"We felt that area was one that might be a challenge to the social workers who do not have a nursing background," White says. "Our social work staff was very experienced. They had worked in the hospital for a long time and had picked up a lot of knowledge about clinical aspects of patient care."

When the new model went live, staff started off with a smaller caseload than what they now handle. "They trained each other case-by-case. The nurses trained the social workers to review for clinical function, and the social workers trained the nurses about discharge planning," White says.

The nurses and social workers saw the patients together as long as they felt it was necessary. The case managers on each floor have a case conference every day to discuss any cases that may be challenging. "They learn from each other. The cooperative relationship has really been successful," White says.

The case managers take their laptop computers to the floor with them, using data ports on each unit. The hospital uses the MIDAS+ care management system software from Affiliated Computer Services (ACS), a Dallas-based information technology firm, for utilization review and discharge planning.

"The case managers are on the unit all day, easily accessible to the physicians and patients. They visit each patient each day," she says.

Before the integrated model was put into place, social workers saw patients only by referral from nursing or utilization management staff. If the referral didn’t take place until the end of the stay, the patient often was not discharged in a timely manner.

Under the new system, all patients are seen by case managers, who start the discharge planning process upon admission.

The new model includes a patient transfer case manager who makes arrangements for patients with complex conditions who are being transferred to a facility that can provide a higher level of care.

Homestead is a 120-bed facility that doesn’t offer some services, such as cardiac catheterization, thoracic surgery, cardiovascular surgery, or neurosurgery.

Before the new model was implemented, the nursing staff handled the transfers.

"It was a difficult job that nursing tried to do along with providing direct patient care. We had patients waiting multiple days to transfer to other facilities. Having a person dedicated to doing the hospital-to-hospital transfers has been a key component to reducing length of stay," she says.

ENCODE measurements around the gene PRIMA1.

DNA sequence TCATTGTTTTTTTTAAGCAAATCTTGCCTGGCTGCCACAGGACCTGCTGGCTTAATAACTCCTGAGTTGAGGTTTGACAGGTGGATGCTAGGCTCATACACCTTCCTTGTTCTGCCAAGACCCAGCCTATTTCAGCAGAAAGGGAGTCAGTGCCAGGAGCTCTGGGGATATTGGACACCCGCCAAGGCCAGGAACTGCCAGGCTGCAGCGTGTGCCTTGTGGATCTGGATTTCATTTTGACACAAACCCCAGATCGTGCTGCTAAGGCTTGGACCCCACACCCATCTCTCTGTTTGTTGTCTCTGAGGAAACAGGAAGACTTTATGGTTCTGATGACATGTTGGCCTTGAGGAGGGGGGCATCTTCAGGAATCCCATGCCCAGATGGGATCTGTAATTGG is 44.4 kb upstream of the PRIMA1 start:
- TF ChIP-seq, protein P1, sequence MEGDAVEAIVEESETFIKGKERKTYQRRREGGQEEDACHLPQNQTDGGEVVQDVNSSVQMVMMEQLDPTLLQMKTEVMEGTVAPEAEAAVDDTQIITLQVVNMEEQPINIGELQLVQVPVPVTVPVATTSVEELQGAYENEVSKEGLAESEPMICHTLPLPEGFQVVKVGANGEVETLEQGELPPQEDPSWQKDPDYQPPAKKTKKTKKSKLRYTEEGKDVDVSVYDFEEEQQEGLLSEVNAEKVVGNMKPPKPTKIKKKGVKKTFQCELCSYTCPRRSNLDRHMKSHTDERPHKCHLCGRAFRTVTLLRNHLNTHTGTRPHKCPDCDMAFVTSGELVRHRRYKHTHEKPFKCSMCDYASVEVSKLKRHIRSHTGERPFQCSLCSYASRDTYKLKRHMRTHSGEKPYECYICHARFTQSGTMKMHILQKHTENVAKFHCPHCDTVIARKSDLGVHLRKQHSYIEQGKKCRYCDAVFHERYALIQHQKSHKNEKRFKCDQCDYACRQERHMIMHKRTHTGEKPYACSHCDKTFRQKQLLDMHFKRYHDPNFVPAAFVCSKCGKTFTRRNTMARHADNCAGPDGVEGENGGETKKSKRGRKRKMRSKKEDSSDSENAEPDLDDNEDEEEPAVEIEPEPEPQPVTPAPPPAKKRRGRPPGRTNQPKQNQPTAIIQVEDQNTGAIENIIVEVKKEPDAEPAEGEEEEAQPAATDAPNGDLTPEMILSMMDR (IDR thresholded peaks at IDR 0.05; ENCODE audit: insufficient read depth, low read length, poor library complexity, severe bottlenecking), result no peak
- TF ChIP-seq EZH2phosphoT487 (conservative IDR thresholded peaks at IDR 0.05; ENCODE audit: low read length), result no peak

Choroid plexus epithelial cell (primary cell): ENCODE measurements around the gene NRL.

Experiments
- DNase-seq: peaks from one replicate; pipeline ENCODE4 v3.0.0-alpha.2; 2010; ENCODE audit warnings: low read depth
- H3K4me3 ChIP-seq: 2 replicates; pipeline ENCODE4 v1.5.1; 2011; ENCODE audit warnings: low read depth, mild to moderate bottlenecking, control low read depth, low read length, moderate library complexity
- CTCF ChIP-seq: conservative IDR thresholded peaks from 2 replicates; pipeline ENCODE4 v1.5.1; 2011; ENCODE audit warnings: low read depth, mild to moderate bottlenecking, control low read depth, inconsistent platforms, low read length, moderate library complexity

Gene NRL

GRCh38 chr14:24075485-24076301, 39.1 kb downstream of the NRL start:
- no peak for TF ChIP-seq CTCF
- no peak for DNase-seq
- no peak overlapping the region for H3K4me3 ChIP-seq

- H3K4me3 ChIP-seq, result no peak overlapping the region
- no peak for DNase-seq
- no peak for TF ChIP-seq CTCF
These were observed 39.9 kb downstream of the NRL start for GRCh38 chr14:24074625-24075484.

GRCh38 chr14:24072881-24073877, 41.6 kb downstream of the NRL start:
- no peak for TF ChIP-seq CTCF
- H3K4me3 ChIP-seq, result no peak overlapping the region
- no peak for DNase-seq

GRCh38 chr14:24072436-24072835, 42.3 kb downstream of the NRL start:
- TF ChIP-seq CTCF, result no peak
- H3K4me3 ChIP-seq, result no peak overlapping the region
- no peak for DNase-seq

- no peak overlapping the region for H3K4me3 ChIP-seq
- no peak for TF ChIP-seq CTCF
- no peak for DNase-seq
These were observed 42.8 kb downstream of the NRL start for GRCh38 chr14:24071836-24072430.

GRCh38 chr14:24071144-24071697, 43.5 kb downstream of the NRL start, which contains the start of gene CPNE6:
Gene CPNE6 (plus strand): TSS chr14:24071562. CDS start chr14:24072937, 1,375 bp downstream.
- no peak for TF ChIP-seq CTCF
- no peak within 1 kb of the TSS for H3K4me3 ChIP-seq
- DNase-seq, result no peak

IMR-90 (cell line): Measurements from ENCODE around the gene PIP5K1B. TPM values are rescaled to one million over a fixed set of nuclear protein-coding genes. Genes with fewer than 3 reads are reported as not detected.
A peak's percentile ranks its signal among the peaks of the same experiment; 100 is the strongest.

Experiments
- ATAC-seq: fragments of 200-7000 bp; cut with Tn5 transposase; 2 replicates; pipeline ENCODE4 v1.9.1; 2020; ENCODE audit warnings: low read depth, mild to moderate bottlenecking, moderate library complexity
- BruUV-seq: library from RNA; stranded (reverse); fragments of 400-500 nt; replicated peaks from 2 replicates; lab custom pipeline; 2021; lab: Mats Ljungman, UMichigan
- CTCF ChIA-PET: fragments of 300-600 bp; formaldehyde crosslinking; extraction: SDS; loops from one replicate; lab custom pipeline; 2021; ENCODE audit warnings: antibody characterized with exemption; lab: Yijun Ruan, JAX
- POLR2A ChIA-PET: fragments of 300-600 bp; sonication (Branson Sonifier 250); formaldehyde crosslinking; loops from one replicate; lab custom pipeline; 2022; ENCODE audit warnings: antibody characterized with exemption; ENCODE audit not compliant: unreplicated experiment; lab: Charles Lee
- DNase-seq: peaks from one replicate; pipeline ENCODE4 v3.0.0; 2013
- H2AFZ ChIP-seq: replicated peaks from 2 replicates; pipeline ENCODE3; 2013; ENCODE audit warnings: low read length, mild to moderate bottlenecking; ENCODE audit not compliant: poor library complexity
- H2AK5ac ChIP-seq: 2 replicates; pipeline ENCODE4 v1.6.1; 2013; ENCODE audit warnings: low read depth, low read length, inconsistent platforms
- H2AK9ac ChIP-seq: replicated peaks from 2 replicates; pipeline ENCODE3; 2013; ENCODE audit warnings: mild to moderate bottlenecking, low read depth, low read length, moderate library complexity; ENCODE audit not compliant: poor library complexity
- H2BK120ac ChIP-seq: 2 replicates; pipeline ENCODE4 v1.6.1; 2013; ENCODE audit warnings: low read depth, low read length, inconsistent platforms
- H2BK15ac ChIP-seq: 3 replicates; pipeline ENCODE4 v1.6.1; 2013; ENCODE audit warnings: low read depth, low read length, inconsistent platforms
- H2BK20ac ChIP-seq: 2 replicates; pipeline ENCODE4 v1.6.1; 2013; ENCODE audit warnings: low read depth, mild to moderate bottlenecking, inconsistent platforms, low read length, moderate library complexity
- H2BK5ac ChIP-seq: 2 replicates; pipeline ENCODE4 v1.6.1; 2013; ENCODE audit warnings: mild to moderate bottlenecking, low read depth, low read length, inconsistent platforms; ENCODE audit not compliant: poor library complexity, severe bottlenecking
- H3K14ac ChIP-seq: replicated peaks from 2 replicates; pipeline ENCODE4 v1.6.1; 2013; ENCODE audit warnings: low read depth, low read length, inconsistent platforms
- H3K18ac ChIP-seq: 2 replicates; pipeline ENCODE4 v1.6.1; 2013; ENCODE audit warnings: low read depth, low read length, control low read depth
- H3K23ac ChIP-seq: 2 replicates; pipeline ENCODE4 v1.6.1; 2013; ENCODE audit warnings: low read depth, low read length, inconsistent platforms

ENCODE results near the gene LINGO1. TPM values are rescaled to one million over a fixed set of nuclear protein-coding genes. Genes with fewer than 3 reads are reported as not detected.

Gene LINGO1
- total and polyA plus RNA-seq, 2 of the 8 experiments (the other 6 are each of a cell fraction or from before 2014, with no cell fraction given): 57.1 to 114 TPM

Covering weekend duty 

The hospital has abbreviated case management staffing on the weekend, with one case manager working on the floors each weekend day. Staff take turns handling the weekend duty.

"More managed care organizations are open on the weekends, and some require that clinical information be available seven days a week. We have patients who are ready to be discharged on weekends and need someone to facilitate that," White says.

Most of the discharge planning for weekend discharges is set up during the week, but the case managers are on hand if there is a discharge that wasn’t expected or someone being discharged needs additional services. The weekend case manager also coordinates with the ED case manager to take care of any needs of patients being admitted.

Case managers covering the ED are all registered nurses who work 12-hour shifts and rotating weekend duty. The ED case managers were the hospital’s first case managers and have been in place for two years.

"The emergency department case managers ensure that the patients need to be in the hospital and make sure that the patients who are discharged from the emergency department have the appropriate resources, such as durable medical equipment. They make sure they know where to follow up. If they are being admitted, they get the initial clinical information and start the discharge plan," she says.

Creating the ED case management role has helped the hospital move patients through the continuum of care in a timely manner.

"In the past, the utilization manager wouldn’t have seen the patient until the day after they were admitted, and it might have been as long as 24 hours later," White says.

The case manager for the transitional stay unit works an eight-hour shift Monday through Friday. She watches the patients on that unit closely and makes sure the test results get to physicians in a timely manner. She does utilization review, making sure that the patient is in the correct setting, whether inpatient or outpatient, and ensuring that the documentation is correct.

"These are patients that the hospital wants to manage more aggressively to either admit them to inpatient status or rule out a clinical condition that warrants hospitalization," White says.

The shift to an integrated model of case management was accomplished without an increase in budget and using the existing staff, White says.

"We took the current staff in each area and cross-trained them. At the time, we had the emergency department case management position staffed 24 hours a day. We decided we could make a bigger impact by having case management during the day and shifting some of the emergency department FTEs to the floor case management," she says.